LA techno at its finest.
With the inception and subsequent rise of his Modularz imprint during 2011, you'll perhaps forgive us for thinking that Developer was a newly emergent talent from LA's burgeoning stable of techno producers. The truth is that Adrian Sandoval is about to mark his 20th anniversary as a DJ. Taking on all manner of odd (DJing) jobs and industry positions down the years, Sandoval began rudimentary experiments with loops at the end of the '90s, but shelved his aspirations until he eventually picked things back up again in earnest within the last couple of years. It was worth the effort. Edificio, the maiden release on his Modularz label, suggested an artist that despite a solitary digital release two years previous, was nearing full formation. His dusky, tunnel-like techno evokes the grounds explored by fellow LA practitioner Silent Servant, although it feels as though Sandoval is just as comfortable to slow things down a touch and play with the off-beat. We suggest diving into his Entrada, Programma and Variations EP—all released through Modularz—for a better understanding of his standout approach.
Interestingly, Sandoval calls on just a handful of producers on his hour-long mix for us, imbuing RA.302 with a marked sense of coherence to go with his brilliantly restrained selections.
What have you been up to recently?
I'm in Berlin at the moment at the end of my third DJ tour in a year, establishing my label Modularz and recording as much as possible.
How and where was the mix recorded?
Two Technics turntables, Allen and Heath Xone 92 mixer, CDJ, Red Sound sampler and laptop with Traktor.
Can you tell us about the idea behind the mix?
Well, I rarely make mixes. I usually make one a year and use it for promotional purposes so the timing was great. I was approached by RA for a podcast and thought I'd like to do something different than my usual pounding 40 tracks per hour aggressive techno style. I wanted to make something much deeper than my norm, and incorporate turntables and vinyl-only tracks, as well as some unreleased material. I guess the mix is best described as something you would hear during my third hour in a five or six hour set.
You've been DJing since the early '90s but are just gaining real international recognition. What do you put this down to?
It's safe to say that it's because of my music getting out. Period. This year marks my 20 year anniversary as a DJ. I have been around a long time and have gained a lot of unique experiences over the years. I have done the backyard DJ thing, the resident college radio gig, the record store clerk, the vinyl distribution job, the promoter, the event organizer and even the flyer designer. It's evident that I have dedicated a large part of my life to the culture and I've defiantly paid my dues, even though I may have taken the long route to get here.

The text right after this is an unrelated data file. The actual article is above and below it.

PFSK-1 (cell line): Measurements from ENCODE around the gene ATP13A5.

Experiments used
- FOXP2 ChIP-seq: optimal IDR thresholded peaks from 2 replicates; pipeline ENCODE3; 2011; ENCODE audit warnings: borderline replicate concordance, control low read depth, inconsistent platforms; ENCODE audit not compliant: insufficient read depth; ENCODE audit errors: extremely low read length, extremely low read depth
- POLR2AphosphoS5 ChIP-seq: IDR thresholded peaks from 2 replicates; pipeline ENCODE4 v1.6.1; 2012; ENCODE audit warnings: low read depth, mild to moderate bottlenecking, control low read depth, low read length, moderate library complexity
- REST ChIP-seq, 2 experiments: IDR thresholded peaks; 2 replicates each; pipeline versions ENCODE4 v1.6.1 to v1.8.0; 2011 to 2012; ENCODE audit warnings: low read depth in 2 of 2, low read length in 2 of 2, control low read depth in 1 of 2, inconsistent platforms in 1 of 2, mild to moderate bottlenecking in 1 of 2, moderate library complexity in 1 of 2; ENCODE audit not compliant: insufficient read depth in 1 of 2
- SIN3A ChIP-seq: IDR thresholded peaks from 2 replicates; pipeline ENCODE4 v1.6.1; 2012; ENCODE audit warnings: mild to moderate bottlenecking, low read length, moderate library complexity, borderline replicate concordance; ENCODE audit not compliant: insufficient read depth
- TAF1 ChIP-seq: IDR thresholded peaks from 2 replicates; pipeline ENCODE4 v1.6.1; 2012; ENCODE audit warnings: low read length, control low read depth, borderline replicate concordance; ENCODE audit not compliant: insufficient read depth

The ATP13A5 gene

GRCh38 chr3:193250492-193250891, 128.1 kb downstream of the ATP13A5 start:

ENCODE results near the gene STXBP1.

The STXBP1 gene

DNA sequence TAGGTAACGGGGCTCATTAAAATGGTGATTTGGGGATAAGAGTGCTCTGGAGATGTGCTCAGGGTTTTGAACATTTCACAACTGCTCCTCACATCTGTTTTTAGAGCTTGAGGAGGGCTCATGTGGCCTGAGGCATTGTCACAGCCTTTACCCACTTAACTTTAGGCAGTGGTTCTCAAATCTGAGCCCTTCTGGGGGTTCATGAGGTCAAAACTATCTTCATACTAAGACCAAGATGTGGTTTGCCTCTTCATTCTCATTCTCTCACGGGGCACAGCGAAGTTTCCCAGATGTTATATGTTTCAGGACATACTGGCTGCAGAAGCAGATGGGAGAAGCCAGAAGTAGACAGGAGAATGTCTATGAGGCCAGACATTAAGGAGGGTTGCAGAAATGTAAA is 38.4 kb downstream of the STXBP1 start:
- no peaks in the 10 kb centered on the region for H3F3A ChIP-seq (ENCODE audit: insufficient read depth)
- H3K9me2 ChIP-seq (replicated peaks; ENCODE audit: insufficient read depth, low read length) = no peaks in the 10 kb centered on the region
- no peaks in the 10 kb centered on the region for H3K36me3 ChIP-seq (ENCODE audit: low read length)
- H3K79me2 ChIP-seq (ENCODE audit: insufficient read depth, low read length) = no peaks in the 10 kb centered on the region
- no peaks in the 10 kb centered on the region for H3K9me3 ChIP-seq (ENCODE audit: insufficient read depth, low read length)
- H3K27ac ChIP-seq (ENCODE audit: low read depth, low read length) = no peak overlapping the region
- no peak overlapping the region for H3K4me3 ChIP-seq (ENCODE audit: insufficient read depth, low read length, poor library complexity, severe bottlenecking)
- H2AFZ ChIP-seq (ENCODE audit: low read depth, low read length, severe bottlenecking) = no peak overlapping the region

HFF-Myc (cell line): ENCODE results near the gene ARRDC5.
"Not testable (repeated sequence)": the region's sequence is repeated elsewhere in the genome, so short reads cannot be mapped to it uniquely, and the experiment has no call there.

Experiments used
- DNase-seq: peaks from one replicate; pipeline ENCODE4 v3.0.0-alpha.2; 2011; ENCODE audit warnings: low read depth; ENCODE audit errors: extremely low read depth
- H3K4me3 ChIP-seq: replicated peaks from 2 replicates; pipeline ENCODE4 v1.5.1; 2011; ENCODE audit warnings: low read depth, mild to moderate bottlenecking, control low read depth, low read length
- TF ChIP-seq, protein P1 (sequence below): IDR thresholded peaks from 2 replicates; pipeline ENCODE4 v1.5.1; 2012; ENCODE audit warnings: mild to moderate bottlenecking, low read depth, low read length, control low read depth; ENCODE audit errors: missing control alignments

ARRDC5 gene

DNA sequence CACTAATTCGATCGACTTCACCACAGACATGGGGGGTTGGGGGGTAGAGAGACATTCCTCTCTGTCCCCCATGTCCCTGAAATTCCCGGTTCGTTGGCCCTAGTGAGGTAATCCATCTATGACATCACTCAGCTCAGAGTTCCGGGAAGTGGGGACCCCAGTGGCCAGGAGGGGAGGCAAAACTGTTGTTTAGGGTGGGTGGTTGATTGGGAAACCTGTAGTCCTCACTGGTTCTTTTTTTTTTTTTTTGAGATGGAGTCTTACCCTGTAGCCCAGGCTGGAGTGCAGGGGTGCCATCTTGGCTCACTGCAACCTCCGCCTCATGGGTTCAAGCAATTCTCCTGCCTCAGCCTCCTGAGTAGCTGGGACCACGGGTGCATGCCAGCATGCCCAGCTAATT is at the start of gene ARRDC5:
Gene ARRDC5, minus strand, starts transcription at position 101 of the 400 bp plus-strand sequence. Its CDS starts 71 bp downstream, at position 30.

In the '90s I only wanted to be a DJ and rock buildings. I never thought about producing because it was too expensive to buy all the analogue gear so I bought records instead. At the end of the '90s I messed with loops and computers but some of my friends who had real analogue gear laughed at the idea so I just kept DJing instead. Over the last ten years I messed with loops and synths and it wasn't until the last couple of years when I finally quit doing events, ended my day job, and stopped talking about what I wanted to do and instead started doing what I wanted to do!
Also being completely focused and driven as well as cutting distractions out. Easier said is that I just stopped listening to what the larger and more popular labels were doing and what is considered new these days and started listening to my favorite '90s techno records, influencing myself and deciding to make my own version of where techno would be today, on my terms and my influences. So spending a lot of time finding my musical identity in my studio was the biggest and most important thing.
How would you asses the health of the LA techno scene at the moment?
The techno scene in Los Angeles is alive and well. It's always been here since at least 1990—well, that's when I found out about it. I have been lucky enough to see the techno scene change, evolve and re-invented quite a few times over the years by many groups and promoters, most of whom are no longer active. LA has had a long history of electronic music, starting with the electro scene in the mid-'80s with DJs like Egyptian Lover who was putting out music at same time as Detroit artist Juan Atkins' Model 500 project. As well as the Latin freestyle or Latin disco scene, this eventually evolved into an acid house scene and eventually into deep house and techno.
It's a solid reality on how the culture has become what it is today and that LA has had a real evolution of electronic dance music. Nowadays I feel the Droid family are doing most of the respectable techno events in LA, and the city has a wealth of active producers like Silent Servant, Truncate, Fanon Flowers, Drumcell, Santiago Salazar, as well as John Tejada and Raiz to name a few. The LA techno scene will continue to thrive and in my opinion, as someone who has traveled to many international cities, we have a huge music culture in general, solid art scene, great weather, amazing food and the city generates some of the most responsive and educated techno crowds in the world.
What are you up to next?
Currently I'm finishing up the next round of releases on Modularz, as well as my second release on my solo label Developer Archive. I have a film project in the works, as well as a release coming out this month on Semantica and later in the year I plan on touring in Europe again, as well as a tour in South America and Asia.